World Vision steps up first wave of relief distribution in Pablo-hit areas in Mindanao

Posted: 12/17/2012 in Advocacy

World Vision Pic

World Vision steps up first wave of relief distribution
in Pablo-hit areas in Mindanao

One week since Typhoon Pablo (international name: Bopha) wrecked havoc in Southern Philippines, World Vision Development Foundation continues to provide relief assistance to affected families, particularly in the hardest-hit areas of Compostela Valley and Agusan del Sur.


World Vision has so far distributed relief goods, comprised of food and non-food items, to nearly 2,000 families in New Bataan, Compostela Valley. The relief packs contain staple commodities such as rice, water, canned goods, biscuits, cooking oil, and dried fish, as well as other essentials such as mats, blankets and mosquito nets.


In Agusan del Sur, World Vision has also distributed about 1,000 PUR (water purifier sachets) to affected families.

World Vision hopes to raise Php 63million to further their relief efforts. Aside from providing food and non-food items, World Vision will also provide rehabilitation and livelihood assistance targeting 10,000 families in Agusan del Sur and Compostela Valley.

World Vision is also working on setting up Child Friendly Spaces (CFS) to look into the psychosocial needs of children who are affected by the devastation. CFS are safe venues for children to express themselves and play as they return to normalcy. CFS also prepare children to go back to school after being hit by a big disaster. 


Typhoon Pablo, which battered several provinces in Visayas and Mindanao, could be considered as the worst typhoon to hit the Philippines recently. In its wake, Pablo left at least 714 people dead and 890 more missing, as of the latest report from the National Disaster Risk Reduction and Management Council (NDRRMC). Meanwhile, damage to livelihood and property were estimated to have reached PhP 7.12 billion.
One week after the typhoon, thousands of families in Compostela Valley are currently staying in cramped evacuation sites without comfort rooms. While in Agusan del Sur, evacuees are in dire need of potable water, as water sources got contaminated with mud due to floods.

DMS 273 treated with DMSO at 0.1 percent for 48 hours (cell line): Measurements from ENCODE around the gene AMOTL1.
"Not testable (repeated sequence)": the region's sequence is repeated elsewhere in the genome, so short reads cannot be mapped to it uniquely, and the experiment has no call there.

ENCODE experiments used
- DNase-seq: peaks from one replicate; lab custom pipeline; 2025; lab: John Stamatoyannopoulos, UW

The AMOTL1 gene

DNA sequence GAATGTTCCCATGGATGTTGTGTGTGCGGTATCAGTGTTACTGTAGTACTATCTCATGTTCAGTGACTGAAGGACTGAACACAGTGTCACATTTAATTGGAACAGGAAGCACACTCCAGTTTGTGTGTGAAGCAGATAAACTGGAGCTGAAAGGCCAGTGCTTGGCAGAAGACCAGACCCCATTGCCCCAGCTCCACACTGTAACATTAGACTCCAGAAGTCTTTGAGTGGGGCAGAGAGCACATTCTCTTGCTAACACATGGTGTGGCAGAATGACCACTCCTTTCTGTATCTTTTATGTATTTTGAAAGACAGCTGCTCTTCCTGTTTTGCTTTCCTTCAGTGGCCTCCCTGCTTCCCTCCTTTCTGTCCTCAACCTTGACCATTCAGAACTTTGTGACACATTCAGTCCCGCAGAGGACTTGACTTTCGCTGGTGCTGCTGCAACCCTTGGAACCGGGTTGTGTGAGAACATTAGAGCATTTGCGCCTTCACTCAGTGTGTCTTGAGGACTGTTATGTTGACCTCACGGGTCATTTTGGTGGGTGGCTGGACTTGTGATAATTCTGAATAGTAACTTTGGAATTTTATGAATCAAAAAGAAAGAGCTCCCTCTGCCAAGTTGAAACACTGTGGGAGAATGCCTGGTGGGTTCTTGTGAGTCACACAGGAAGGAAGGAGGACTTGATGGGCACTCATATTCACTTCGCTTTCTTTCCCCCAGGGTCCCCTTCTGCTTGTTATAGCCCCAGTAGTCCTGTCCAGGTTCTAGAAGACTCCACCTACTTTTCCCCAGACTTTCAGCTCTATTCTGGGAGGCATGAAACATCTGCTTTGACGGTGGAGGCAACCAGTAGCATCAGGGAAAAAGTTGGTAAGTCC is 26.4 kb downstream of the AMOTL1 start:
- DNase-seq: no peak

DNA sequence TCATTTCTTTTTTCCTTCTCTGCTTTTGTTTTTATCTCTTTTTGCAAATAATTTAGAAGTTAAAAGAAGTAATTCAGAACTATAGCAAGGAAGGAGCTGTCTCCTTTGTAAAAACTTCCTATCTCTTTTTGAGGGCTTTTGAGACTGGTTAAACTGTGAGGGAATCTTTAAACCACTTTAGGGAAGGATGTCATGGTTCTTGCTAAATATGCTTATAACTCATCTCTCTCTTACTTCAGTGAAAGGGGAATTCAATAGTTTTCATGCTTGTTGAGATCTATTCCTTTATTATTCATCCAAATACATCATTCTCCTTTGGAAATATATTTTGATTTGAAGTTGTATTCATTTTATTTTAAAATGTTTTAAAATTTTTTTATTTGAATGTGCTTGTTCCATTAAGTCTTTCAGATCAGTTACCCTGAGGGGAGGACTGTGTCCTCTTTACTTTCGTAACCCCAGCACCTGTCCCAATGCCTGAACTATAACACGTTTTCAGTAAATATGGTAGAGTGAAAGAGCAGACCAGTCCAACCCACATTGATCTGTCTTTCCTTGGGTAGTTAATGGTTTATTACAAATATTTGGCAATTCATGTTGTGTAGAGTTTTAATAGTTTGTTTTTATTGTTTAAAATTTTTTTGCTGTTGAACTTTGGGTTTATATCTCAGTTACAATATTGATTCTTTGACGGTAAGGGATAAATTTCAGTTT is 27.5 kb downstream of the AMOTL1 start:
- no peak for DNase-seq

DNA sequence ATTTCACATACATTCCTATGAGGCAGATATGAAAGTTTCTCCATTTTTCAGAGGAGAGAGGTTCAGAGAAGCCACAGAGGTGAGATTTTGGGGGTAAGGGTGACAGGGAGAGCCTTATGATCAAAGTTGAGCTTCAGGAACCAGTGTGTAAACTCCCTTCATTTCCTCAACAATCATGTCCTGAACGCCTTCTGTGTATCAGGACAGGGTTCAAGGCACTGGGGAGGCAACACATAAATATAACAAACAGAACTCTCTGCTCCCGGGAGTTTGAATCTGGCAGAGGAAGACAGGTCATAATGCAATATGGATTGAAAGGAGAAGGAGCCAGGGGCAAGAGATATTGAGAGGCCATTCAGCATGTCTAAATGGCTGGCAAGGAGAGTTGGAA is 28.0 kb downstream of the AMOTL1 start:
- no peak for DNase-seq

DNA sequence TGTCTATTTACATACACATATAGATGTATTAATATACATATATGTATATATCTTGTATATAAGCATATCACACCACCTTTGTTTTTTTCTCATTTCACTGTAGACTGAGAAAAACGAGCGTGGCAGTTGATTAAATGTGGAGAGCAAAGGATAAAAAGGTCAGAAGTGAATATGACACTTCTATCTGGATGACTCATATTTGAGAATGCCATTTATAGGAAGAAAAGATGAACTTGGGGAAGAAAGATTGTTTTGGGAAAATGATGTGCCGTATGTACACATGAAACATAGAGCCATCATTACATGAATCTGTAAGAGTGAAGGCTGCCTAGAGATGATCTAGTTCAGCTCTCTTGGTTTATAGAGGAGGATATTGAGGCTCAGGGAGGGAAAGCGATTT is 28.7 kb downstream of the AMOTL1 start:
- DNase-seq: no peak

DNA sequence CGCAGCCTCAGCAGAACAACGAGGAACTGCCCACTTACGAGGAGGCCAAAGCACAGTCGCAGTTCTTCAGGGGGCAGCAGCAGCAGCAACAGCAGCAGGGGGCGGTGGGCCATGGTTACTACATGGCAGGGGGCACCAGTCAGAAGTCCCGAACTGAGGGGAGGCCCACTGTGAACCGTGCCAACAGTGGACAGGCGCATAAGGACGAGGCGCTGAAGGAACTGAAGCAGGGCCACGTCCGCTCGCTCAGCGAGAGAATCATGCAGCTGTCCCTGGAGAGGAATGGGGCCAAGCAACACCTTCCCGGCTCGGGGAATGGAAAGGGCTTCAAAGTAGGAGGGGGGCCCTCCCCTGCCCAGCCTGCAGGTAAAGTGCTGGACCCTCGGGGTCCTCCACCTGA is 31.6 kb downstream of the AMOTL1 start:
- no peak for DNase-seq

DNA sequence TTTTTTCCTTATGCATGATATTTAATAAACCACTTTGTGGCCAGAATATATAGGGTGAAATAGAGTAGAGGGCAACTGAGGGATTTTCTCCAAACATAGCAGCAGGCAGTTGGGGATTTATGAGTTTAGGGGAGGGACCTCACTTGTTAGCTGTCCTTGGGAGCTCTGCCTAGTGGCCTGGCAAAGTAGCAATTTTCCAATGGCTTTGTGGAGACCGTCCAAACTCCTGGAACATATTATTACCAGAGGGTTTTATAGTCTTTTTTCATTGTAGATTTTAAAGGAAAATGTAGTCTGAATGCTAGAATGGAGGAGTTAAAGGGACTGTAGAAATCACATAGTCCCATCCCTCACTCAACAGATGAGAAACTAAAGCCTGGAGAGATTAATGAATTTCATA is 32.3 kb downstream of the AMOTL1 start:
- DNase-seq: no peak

Optimism amid tragedy
“We can only imagine how bleak Christmas would be to the thousands of families whose loved ones were lost and whose houses were washed out by the recent typhoon. But we remain optimistic, because Filipinos are known to be one of the most resilient people in the world,” says World Vision Executive Director Elnora Avarientos.
“We pray that amid the tragedy that befell many of our countrymen, they would still be able have a reason to celebrate the holidays and rebuild their lives and communities. You can be an instrument in making this happen by sharing your blessings through World Vision’s relief efforts,” she added.

For interested donors, you may contact World Vision at 372-7777 or visit worldvision.org.ph.
_________________________________________________________________________________

World Vision in the Philippines, which started with orphanage ministries in 1957 initially helping 500 homeless children, now assists more than 100,000 children in 49 Area Development Programs (ADPs) through its child-focused and community-driven programs.  With strong partnership from various agencies and government institutions, World Vision in the Philippines reach out to different areas in the country addressing not only the most basic needs of children but also focusing on children’s well-being i.e. education, good health, protection of their rights and love for God and others.

It also implements  sectoral projects such as the reduction of  tuberculosis  through mobilization of community volunteers (Global Fund-assisted),  reduction of child labor incidence in the sugar plantations across the country (USDol-funded), lowering of  maternal and child deaths in 6 poor provinces with high malnutrition rates (Child Health Now), various  initiatives to improve quality of education among primary student (TAP/corporate- engagements),  community-based savings program, livelihood and development programs to enable families and communities to be self-sustaining, localization of child protection advocacies and the promotion of community resilience through integration of child-focused disaster risk reduction and management (CF-DRR) in development programming.

Anthony Rouben P. Valenzuela unknown_name (2)
Media Engagement Specialist | Communications – Public Engagement Team
World Vision Development Foundation, Inc.
389 Quezon Avenue corner West 6th St. West Triangle, Quezon City 1104 Philippines
Phone: (2) 374-7618 to 28 loc. 112 | Fax: (2) 374-7667 | Mobile: 0917-8971894
Email(s): anthony_valenzuela@wvi.org | web:
http://www.worldvision.org.ph/ 

 

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